Friday, December 27, 2013

Grandpa Rubio

Earlier this week, my family gathered at Grandma Rubio's house to celebrate Christmas. During the course of our evening, Grandma exhibited something she had found in the midst of retrieving Christmas decorations earlier in the month (and the house cleaning that invariably accompanies it). It was a leather notepad folder that had belonged to her husband, my grandfather, who passed away some five years ago.

It contained assorted papers, some handwritten and others typewritten. They contained musings on news of the day, sketches of short stories, and reflections on Scripture. In the picture below, on the left is his reflections on the wealth of King Solomon, and on the right his reflections on passages in Acts and 1 John.

Grandpa Rubio was an exceptionally hard working and smart man. He immigrated to the United States with his younger siblings from Mexico, as head of the family after their parents died. He was a devoted husband and father. He was a small business owner, owning a tavern in Chicago for many years. After his "retirement," he worked part-time as a car salesman, volunteered at a food pantry, and took a few classes at the local community college -- he loved reading and studying (this love is one of the many things I remember the priest mentioning in his eulogy at the funeral). Many of Grandma's neighbors still remember Grandpa walking their dogs through the neighborhood and stopping to talk over fences. He loved a good story, a good laugh, and a good homemade meal, but always first for him were his faith and his family.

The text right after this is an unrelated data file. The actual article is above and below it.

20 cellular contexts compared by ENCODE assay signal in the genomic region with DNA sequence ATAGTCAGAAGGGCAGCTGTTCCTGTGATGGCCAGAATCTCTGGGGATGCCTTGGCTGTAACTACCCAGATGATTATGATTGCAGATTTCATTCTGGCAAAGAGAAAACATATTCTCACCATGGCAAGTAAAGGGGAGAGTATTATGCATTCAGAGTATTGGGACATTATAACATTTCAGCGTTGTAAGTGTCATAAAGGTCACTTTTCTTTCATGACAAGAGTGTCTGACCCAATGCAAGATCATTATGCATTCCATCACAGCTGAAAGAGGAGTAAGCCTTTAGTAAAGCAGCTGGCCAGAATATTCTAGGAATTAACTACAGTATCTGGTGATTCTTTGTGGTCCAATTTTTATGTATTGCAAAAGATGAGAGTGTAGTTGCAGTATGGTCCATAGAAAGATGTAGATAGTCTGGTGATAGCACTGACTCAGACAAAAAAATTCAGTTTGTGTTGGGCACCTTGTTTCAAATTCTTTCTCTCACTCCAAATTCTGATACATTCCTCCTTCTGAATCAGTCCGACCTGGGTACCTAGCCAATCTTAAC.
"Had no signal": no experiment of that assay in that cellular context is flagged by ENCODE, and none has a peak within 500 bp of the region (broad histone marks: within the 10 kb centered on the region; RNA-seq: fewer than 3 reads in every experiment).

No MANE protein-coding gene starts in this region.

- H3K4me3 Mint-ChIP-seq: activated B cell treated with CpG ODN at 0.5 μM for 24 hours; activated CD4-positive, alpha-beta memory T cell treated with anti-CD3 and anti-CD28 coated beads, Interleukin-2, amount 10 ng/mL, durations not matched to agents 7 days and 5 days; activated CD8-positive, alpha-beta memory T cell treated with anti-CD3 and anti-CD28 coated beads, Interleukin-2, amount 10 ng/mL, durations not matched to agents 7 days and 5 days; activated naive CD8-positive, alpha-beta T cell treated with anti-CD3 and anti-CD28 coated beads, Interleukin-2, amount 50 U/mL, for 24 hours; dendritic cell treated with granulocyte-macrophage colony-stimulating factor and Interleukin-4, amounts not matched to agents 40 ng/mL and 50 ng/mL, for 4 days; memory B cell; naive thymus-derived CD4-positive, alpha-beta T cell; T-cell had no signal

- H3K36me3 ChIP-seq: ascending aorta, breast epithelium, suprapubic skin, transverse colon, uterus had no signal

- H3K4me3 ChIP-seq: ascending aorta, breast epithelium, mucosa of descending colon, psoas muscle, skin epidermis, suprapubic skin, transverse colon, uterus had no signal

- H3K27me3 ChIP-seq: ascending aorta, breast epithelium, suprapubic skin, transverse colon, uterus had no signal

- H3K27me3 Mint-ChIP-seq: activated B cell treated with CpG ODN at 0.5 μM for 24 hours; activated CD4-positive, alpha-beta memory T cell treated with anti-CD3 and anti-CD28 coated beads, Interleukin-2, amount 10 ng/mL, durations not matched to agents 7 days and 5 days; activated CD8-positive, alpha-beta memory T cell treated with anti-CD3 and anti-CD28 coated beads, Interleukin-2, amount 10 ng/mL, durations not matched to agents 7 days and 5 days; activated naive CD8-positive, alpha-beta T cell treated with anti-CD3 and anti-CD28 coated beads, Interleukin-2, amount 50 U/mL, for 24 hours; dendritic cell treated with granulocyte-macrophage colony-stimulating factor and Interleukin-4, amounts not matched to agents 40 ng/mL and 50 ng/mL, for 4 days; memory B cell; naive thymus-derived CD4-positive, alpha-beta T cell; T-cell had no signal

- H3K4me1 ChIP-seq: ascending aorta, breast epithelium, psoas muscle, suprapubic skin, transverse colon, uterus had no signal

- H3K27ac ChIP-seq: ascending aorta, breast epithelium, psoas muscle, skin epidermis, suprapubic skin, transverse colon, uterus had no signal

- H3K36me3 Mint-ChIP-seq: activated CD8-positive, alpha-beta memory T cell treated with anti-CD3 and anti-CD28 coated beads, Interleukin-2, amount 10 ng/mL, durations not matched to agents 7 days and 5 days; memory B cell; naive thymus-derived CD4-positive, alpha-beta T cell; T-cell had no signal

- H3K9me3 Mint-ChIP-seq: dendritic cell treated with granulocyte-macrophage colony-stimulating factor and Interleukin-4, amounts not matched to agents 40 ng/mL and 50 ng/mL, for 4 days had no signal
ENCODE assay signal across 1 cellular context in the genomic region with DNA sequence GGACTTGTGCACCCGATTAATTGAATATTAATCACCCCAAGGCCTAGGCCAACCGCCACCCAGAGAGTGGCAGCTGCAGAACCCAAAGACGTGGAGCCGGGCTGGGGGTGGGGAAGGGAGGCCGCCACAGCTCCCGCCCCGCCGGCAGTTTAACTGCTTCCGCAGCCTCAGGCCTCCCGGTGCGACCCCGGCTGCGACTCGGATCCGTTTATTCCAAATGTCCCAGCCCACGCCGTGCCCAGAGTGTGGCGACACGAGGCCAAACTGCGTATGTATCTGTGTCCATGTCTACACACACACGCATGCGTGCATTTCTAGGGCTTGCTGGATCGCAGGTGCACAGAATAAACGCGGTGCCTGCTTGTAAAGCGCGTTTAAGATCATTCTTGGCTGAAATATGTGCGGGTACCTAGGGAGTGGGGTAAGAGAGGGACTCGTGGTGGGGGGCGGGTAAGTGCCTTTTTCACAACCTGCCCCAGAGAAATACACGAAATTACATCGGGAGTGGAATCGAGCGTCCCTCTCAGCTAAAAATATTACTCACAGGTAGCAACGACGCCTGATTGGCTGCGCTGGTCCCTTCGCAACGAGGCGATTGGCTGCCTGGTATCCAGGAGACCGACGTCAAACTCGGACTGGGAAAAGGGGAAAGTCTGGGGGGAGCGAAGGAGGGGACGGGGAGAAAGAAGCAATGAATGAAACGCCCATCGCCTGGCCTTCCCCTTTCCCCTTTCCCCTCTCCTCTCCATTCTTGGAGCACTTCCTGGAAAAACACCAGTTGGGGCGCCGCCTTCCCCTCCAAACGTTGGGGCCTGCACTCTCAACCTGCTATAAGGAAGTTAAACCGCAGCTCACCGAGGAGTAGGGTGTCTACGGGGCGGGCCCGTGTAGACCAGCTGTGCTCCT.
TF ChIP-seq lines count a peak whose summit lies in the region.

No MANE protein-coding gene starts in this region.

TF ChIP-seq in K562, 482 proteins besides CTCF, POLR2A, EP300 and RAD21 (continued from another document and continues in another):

I am honored to have his first name, José, as my middle name (Joseph). I remember him often, and am grateful for the legacy of faithful prayer and Scripture reading, love for one's family, service to one's community, and a strong, honest work ethic that he passed down the generations.

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